2. The "defence' is a mess. How many more games will Claude Julien pairs the bumbling Alexei Emelin with Shea Weber. For most of the season, Weber has carried Emelin along, dealing with his bumbling zone exits, erratic passes to his forwards (read: dump outs along the boards), and generally terrible defence against speedy opposition wingers.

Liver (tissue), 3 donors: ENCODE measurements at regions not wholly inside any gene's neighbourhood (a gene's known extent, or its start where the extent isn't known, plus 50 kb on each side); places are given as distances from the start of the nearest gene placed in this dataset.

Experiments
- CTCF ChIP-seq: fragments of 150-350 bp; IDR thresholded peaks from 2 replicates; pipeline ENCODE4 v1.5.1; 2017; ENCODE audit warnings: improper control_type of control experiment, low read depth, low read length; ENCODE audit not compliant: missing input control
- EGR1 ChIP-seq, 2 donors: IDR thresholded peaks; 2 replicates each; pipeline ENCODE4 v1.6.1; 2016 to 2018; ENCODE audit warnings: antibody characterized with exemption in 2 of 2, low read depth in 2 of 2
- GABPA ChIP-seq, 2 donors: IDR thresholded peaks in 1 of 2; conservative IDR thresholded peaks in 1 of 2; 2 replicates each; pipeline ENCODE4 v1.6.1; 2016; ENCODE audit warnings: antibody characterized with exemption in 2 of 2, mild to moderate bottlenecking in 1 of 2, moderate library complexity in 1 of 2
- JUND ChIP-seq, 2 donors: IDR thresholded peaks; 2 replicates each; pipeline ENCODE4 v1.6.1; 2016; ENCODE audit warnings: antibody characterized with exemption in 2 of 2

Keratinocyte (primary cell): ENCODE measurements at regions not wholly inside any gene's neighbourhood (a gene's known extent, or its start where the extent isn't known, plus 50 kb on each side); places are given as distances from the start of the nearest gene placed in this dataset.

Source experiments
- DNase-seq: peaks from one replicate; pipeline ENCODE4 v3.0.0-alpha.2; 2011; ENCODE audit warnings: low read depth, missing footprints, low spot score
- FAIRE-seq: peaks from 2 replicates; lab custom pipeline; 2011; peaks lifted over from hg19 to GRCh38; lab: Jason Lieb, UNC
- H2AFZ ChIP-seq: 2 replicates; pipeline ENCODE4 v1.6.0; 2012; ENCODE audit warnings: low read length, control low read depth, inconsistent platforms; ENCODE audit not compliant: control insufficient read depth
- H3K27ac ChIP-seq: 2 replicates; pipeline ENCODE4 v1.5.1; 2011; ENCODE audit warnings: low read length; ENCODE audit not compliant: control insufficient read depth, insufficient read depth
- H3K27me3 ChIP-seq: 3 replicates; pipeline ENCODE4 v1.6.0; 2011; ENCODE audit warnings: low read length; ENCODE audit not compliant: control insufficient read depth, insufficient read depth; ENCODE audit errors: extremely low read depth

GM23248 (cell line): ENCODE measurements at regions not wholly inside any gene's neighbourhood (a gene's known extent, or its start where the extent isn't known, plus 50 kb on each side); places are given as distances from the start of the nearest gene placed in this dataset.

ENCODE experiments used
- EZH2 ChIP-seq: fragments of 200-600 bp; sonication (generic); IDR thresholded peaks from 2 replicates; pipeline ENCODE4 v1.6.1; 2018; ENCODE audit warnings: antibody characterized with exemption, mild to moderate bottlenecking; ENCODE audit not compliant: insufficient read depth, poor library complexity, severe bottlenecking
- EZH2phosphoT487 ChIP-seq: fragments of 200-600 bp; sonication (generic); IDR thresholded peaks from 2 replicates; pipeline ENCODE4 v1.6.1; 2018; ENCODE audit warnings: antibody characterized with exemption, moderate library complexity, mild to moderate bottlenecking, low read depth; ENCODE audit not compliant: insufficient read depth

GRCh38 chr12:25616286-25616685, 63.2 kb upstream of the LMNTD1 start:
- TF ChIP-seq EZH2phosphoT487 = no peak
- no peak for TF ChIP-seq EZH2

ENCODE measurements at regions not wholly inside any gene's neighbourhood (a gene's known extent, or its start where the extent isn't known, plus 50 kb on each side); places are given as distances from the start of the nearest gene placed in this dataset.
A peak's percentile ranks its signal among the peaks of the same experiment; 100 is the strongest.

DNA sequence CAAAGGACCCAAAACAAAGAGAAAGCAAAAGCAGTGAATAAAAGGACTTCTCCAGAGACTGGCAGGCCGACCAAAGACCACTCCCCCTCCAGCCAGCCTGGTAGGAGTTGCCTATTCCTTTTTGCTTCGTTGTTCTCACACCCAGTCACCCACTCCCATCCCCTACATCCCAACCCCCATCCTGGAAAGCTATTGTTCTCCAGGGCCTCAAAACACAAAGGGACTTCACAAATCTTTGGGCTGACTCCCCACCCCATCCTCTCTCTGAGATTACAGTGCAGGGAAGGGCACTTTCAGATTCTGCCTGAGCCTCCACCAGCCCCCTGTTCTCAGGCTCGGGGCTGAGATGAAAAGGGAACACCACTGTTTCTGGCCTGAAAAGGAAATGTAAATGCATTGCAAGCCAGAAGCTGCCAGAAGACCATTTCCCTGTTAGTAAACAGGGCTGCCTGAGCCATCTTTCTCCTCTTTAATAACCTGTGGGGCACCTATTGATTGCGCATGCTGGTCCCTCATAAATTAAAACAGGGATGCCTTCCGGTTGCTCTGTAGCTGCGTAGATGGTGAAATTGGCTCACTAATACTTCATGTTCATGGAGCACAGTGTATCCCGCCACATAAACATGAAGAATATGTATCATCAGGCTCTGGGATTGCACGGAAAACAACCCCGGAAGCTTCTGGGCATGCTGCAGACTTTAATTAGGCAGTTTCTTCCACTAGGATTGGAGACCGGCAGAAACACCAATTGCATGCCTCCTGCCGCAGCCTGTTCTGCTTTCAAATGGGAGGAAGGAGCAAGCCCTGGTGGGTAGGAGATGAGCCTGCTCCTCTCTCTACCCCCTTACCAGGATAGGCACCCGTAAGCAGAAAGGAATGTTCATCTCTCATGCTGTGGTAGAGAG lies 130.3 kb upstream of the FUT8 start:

3. The Habs are trying to sail a totally different direction right as the season is winding down. For nearly five years this organization played some of the most insanely conservative hockey you could find this side of the Republican Party.  It took this organization and its general manager nearly five years to finally realize their system wasn't going to win them anything meaningful - if you consider scraping into the playoffs "meaningful". Now that new old blood of Claude Julien is in charge behind the bench, all those bad habits this team has picked up will need to be exorcized. This means no more puck dumps out of the zone, no more ping pong puck passing between the defence, it means an emphasis on meaningful puck possession, it means generating half-decent scoring chances from half-decent shooting spots, it means playing smart, not insanely stupid speciality team setups. We could go on and on about this, but the bottom line is this: Claude Julien might not have enough time left on this season's calendar to set his troops in order. The Habs ideally needed a coaching change last year in order to make the proper transition toward playing competent hockey. Now they're likely to miss the playoffs again. What can ya do?